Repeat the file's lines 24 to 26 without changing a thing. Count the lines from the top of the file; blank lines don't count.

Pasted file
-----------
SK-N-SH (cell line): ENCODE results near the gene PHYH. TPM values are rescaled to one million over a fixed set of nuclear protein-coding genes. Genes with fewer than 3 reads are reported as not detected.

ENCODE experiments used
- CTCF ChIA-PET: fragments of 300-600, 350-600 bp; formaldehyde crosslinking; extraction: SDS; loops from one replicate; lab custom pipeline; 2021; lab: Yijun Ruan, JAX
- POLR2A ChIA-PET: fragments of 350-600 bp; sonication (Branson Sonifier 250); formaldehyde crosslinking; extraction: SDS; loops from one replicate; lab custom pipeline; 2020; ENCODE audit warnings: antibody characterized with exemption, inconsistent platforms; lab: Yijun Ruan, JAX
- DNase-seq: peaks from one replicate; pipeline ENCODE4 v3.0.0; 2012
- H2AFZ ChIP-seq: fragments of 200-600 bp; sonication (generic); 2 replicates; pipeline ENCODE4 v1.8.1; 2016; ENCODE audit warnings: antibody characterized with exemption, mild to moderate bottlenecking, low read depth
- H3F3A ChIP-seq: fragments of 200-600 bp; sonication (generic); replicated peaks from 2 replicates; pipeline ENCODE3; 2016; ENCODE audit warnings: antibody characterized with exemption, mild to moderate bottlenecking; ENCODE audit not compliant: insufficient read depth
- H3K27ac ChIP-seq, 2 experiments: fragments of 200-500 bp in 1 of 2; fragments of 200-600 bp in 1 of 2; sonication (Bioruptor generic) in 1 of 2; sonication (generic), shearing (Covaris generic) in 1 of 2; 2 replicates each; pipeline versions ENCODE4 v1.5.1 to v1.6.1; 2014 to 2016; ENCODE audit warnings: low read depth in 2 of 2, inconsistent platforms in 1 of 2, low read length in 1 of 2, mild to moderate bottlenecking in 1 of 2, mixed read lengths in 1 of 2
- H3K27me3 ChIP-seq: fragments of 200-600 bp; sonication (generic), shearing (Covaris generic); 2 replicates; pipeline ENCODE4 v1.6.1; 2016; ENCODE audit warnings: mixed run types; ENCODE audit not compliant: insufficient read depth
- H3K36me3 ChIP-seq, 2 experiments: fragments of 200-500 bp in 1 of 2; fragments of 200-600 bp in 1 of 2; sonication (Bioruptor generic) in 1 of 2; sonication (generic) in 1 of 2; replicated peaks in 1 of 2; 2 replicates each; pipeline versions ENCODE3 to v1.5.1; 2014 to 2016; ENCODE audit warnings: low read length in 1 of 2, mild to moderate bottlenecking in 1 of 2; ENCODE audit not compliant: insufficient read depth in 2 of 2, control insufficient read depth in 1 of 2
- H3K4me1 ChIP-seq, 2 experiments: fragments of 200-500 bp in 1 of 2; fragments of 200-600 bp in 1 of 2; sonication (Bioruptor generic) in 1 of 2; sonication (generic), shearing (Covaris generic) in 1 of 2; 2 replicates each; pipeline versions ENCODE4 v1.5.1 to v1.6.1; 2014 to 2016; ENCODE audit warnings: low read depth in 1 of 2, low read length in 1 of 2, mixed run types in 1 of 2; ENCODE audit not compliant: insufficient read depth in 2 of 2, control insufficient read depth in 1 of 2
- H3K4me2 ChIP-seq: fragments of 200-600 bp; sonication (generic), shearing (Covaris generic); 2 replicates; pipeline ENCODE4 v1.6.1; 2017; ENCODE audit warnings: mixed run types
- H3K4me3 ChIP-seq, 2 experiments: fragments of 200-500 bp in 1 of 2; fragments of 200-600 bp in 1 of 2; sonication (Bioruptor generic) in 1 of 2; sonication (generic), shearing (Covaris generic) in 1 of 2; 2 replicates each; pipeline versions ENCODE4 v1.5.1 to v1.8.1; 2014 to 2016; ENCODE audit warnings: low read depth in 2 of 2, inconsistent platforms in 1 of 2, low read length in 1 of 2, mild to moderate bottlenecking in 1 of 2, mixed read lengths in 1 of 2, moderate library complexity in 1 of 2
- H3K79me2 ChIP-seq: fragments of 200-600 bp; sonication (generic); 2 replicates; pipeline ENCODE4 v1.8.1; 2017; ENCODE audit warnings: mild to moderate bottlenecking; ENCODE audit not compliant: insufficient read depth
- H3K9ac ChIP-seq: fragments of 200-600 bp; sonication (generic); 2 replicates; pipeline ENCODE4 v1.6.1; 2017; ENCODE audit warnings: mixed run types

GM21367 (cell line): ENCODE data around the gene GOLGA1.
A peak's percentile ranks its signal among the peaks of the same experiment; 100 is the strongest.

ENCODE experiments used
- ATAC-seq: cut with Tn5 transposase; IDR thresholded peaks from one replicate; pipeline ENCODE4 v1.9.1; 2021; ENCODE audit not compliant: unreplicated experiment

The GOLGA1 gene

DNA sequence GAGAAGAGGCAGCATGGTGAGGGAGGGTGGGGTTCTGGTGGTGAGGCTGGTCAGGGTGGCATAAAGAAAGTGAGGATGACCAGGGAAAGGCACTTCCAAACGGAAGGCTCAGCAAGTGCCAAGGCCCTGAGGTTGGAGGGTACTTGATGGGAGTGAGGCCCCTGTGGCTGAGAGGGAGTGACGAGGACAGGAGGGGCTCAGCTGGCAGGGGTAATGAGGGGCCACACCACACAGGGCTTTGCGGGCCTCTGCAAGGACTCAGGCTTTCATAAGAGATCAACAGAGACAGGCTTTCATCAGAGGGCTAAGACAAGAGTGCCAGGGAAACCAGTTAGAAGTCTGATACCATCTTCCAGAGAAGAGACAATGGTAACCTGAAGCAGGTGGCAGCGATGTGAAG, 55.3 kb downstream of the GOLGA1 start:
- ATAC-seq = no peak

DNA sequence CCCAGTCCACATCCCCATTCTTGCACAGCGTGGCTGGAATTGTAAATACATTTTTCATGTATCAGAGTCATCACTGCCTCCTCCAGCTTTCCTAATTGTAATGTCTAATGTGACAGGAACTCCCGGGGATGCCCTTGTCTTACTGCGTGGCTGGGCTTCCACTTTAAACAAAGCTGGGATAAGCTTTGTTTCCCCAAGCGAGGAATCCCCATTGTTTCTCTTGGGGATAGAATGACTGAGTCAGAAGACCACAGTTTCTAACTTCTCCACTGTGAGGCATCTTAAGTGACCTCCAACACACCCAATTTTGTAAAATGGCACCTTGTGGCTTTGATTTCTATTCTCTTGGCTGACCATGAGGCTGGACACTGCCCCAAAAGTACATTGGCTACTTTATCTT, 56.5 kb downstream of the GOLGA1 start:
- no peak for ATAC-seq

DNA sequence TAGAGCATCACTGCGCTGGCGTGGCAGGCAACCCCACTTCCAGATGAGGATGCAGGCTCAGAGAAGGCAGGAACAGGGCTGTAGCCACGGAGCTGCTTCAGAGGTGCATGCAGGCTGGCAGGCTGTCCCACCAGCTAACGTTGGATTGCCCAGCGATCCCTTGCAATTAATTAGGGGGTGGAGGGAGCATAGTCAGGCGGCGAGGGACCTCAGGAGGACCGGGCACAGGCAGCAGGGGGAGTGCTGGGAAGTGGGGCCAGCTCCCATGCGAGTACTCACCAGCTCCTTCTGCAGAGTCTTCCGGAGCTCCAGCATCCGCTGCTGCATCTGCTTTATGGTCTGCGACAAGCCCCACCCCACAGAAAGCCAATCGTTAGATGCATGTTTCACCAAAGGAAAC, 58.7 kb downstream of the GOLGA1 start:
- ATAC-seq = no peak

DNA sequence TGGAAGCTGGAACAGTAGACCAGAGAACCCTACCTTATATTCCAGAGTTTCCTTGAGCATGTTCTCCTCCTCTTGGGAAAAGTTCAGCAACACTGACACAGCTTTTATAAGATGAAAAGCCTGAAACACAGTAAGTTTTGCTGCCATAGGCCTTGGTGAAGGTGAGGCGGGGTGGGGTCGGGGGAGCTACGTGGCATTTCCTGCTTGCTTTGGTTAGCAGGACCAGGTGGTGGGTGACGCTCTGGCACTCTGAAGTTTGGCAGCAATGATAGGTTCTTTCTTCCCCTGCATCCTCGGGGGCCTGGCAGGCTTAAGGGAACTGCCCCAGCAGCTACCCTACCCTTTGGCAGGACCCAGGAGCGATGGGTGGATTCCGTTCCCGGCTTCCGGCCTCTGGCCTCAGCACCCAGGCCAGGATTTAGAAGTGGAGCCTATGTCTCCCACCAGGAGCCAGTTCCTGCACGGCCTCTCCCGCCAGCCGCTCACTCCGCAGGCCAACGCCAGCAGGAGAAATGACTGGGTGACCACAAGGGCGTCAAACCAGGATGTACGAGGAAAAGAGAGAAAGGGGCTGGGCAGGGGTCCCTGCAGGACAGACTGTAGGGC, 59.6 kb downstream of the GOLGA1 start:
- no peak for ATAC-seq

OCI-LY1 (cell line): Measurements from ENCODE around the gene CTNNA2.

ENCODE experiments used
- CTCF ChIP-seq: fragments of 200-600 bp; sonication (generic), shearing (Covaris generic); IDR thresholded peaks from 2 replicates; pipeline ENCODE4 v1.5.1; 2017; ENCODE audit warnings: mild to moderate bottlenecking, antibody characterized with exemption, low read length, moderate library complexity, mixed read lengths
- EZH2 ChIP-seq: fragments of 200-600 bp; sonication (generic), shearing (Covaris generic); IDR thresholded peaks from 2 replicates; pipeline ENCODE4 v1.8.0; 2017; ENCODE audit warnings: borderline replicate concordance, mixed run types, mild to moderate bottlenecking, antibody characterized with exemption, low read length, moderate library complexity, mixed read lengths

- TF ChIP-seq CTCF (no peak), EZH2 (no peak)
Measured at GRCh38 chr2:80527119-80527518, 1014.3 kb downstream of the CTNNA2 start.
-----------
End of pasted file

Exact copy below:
- no peak for ATAC-seq

DNA sequence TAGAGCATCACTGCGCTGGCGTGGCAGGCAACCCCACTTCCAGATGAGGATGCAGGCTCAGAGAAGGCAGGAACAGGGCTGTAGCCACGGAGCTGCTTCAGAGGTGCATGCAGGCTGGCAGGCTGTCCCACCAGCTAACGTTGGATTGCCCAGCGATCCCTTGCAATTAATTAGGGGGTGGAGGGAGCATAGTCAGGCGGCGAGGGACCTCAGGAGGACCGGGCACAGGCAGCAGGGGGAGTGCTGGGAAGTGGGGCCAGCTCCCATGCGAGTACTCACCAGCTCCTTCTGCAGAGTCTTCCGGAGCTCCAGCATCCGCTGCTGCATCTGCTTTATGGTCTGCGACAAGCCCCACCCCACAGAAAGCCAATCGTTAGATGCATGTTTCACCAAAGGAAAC, 58.7 kb downstream of the GOLGA1 start:
- ATAC-seq = no peak